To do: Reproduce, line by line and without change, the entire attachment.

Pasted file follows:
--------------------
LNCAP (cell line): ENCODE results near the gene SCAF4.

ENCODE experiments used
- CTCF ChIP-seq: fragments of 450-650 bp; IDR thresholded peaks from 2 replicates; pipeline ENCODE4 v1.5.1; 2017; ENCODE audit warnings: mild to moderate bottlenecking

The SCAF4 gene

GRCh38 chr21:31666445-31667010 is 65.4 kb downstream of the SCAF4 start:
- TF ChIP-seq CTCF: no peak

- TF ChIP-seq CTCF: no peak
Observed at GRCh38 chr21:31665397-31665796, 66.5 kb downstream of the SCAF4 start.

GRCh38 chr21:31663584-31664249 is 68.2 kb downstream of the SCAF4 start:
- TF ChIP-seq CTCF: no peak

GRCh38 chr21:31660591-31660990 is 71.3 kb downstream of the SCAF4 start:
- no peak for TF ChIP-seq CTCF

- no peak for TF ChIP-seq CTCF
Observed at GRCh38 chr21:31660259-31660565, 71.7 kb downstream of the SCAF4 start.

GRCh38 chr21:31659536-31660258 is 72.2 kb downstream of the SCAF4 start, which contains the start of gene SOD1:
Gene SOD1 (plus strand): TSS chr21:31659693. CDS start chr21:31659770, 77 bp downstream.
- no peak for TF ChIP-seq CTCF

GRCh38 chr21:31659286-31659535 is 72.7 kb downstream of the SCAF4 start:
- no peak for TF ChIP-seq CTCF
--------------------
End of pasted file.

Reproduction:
LNCAP (cell line): ENCODE results near the gene SCAF4.

ENCODE experiments used
- CTCF ChIP-seq: fragments of 450-650 bp; IDR thresholded peaks from 2 replicates; pipeline ENCODE4 v1.5.1; 2017; ENCODE audit warnings: mild to moderate bottlenecking

The SCAF4 gene

GRCh38 chr21:31666445-31667010 is 65.4 kb downstream of the SCAF4 start:
- TF ChIP-seq CTCF: no peak

- TF ChIP-seq CTCF: no peak
Observed at GRCh38 chr21:31665397-31665796, 66.5 kb downstream of the SCAF4 start.

GRCh38 chr21:31663584-31664249 is 68.2 kb downstream of the SCAF4 start:
- TF ChIP-seq CTCF: no peak

GRCh38 chr21:31660591-31660990 is 71.3 kb downstream of the SCAF4 start:
- no peak for TF ChIP-seq CTCF

- no peak for TF ChIP-seq CTCF
Observed at GRCh38 chr21:31660259-31660565, 71.7 kb downstream of the SCAF4 start.

GRCh38 chr21:31659536-31660258 is 72.2 kb downstream of the SCAF4 start, which contains the start of gene SOD1:
Gene SOD1 (plus strand): TSS chr21:31659693. CDS start chr21:31659770, 77 bp downstream.
- no peak for TF ChIP-seq CTCF

GRCh38 chr21:31659286-31659535 is 72.7 kb downstream of the SCAF4 start:
- no peak for TF ChIP-seq CTCF